I’m a Google user but most of the information listed below will work in most other search engines as well.
How do you use Google?
Ok, so you need to search for something on the Internet. You go to Google.com, start typing some words to search on and then you start looking through the sites that came back from that search. Did you know there are many tips to help refine your search? We’ll get to some of these in a minute. But, did you also know that you can use Google as a calculator or a world clock? There are many tricks to discover I’ll list some of them out for you.
Lets first go through some techniques for searching:
The most basic way of refining your search is to include many words in the search field. By default, Google will only return the websites that contain all the words in your search. As a quick aside: You can use the word “Or” in the search field to expand your search. But, let’s try to get a little more sophisticated with our searches:
You can search for a term and all related terms by putting a ~ in front of the search. Ex: ~nutrition will also return information about health and food.
What if the item you are searching for has a couple of different meanings –such as Mars – that can be candy, a planet, a store or Roman God. Try using the exclude function: mars –candy –store. This search will return the sites that have the word Mars in them and don’t have the words candy or store.
Want to search for a particular phrase? Simple, put that phrase in quotes. Or, you can string together your words with a phrase connector (hyphens, slashes, periods). An example: mother-in-law or men-are-from-mars
Ok, nothing to exciting there. But, check this out. Want your search to be focused on only 1 site. Enter mars site:space.com . this will return all the matches for Mars specifically on the site space.com.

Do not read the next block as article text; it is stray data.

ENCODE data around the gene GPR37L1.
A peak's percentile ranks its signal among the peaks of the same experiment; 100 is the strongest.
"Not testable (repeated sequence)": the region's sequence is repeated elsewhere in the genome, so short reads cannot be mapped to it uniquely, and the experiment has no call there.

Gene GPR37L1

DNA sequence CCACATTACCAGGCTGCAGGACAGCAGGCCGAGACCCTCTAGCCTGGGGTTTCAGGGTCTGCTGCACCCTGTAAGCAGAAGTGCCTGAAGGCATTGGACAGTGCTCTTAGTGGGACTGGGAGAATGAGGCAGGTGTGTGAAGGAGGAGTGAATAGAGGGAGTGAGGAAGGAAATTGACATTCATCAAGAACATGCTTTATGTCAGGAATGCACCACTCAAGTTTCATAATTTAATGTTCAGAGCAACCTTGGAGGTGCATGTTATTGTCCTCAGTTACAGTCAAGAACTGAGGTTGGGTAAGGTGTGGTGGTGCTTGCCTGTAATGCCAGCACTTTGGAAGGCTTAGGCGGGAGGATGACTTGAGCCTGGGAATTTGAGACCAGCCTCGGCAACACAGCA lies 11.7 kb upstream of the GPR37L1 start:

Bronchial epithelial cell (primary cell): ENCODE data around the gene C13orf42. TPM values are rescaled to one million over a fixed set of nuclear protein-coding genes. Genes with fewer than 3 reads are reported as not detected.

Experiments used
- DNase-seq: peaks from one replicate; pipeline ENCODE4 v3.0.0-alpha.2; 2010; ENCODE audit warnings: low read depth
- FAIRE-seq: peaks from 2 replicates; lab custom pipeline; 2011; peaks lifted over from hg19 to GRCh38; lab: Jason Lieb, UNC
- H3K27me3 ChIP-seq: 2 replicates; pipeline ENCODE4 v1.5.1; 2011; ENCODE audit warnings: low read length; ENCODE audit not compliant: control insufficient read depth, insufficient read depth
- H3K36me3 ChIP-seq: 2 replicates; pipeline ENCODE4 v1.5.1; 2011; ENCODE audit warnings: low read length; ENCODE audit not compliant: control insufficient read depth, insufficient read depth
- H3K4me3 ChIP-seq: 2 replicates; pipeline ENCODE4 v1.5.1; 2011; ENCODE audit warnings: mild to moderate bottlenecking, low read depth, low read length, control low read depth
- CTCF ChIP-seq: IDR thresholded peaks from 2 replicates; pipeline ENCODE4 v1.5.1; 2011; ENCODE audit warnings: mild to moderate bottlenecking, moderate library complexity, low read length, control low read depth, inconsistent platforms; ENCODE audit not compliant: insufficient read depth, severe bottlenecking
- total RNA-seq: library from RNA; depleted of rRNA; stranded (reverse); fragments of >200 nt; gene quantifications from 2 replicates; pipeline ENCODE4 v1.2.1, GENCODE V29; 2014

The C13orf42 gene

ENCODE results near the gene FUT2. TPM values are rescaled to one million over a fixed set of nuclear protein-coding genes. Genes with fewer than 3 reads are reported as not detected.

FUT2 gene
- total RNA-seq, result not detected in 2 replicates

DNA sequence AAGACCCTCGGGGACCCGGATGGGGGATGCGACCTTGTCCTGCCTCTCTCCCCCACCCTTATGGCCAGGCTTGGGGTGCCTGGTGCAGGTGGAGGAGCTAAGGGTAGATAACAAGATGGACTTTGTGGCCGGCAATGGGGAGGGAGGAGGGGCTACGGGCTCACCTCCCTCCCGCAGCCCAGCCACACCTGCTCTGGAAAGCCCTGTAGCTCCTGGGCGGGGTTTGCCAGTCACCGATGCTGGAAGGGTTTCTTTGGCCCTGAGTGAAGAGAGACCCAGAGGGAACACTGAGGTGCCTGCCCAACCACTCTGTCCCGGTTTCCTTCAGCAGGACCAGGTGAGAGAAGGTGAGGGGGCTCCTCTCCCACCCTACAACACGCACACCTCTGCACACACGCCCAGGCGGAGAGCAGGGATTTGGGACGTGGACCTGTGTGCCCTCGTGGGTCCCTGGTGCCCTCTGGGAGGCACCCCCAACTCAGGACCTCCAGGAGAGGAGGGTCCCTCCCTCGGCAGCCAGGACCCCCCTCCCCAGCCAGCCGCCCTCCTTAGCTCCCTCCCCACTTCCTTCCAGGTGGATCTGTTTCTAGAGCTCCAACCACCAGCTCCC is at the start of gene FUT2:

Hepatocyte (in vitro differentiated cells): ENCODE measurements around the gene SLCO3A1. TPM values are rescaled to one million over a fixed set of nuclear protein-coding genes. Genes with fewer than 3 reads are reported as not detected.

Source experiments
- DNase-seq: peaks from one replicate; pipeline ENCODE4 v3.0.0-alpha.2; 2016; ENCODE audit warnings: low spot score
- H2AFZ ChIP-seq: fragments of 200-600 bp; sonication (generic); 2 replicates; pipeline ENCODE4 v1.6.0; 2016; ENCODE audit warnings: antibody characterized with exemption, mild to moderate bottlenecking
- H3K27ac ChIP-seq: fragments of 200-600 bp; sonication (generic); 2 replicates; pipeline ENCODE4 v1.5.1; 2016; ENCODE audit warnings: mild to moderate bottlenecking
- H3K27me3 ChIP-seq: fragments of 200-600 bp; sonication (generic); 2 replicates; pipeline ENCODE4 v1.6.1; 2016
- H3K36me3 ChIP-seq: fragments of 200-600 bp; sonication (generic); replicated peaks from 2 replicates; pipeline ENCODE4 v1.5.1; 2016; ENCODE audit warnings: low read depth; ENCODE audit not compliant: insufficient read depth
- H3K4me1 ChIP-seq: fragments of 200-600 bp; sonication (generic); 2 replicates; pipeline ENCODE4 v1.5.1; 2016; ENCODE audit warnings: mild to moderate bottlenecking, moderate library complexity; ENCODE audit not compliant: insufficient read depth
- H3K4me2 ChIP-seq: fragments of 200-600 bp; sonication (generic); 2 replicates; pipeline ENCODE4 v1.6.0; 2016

Or try this: allintitle:mars (return all sites that have Mars in the html title) or allintitle:mars planet (this will return sites with both mars and planet in the html title). You can also use the operands allinurl and allintext to return searches that contain the words in the url or the body of the website.
You can search with a number range. Example: mars 1960..1970 will return information about mars between 1960 and 1970. Want to narrow it down further, put some of these operands together. Try this: mars 1960..1970 site:space.com now you will receive information about Mars between 1960 and 1970 from only the site Space.com
Would you like to see images of your search? Try this: go to Google.com/images and now enter mars in the search field. Or, go to Google.com, enter your search and then click the images link along the top row. Try some other image searches such as New Jersey or Microsoft.
There are other ways you can use Google.com:
As a calculator: Simply type in your math problem in the search field (ex: 100*(150/5)).
As a spell checker: start typing your word and Google will suggest spellings for you.
Want a definition: just enter the word define first: ex: define:mars
As a world clock: want to know what time it is in Venice, Italy –type: time venice
As a currency, metric and bytes convertor calculator: want to know how much $100 is in euros, simply type 100 dollars in euros.
As an area code lookup: simply type in the area code in the search field.
Get the status of an airline flight: simply enter the flight number in the search field and the up to date status will be displayed
Get the current weather conditions for any location: enter the location:weather (ex: venice:weather)
Get up to date stock quotes: enter stocks:symbol ex: stocks:ge
See, there are some cool things you can do besides a plain text search. Have fun and let me know if you have any other Google tips.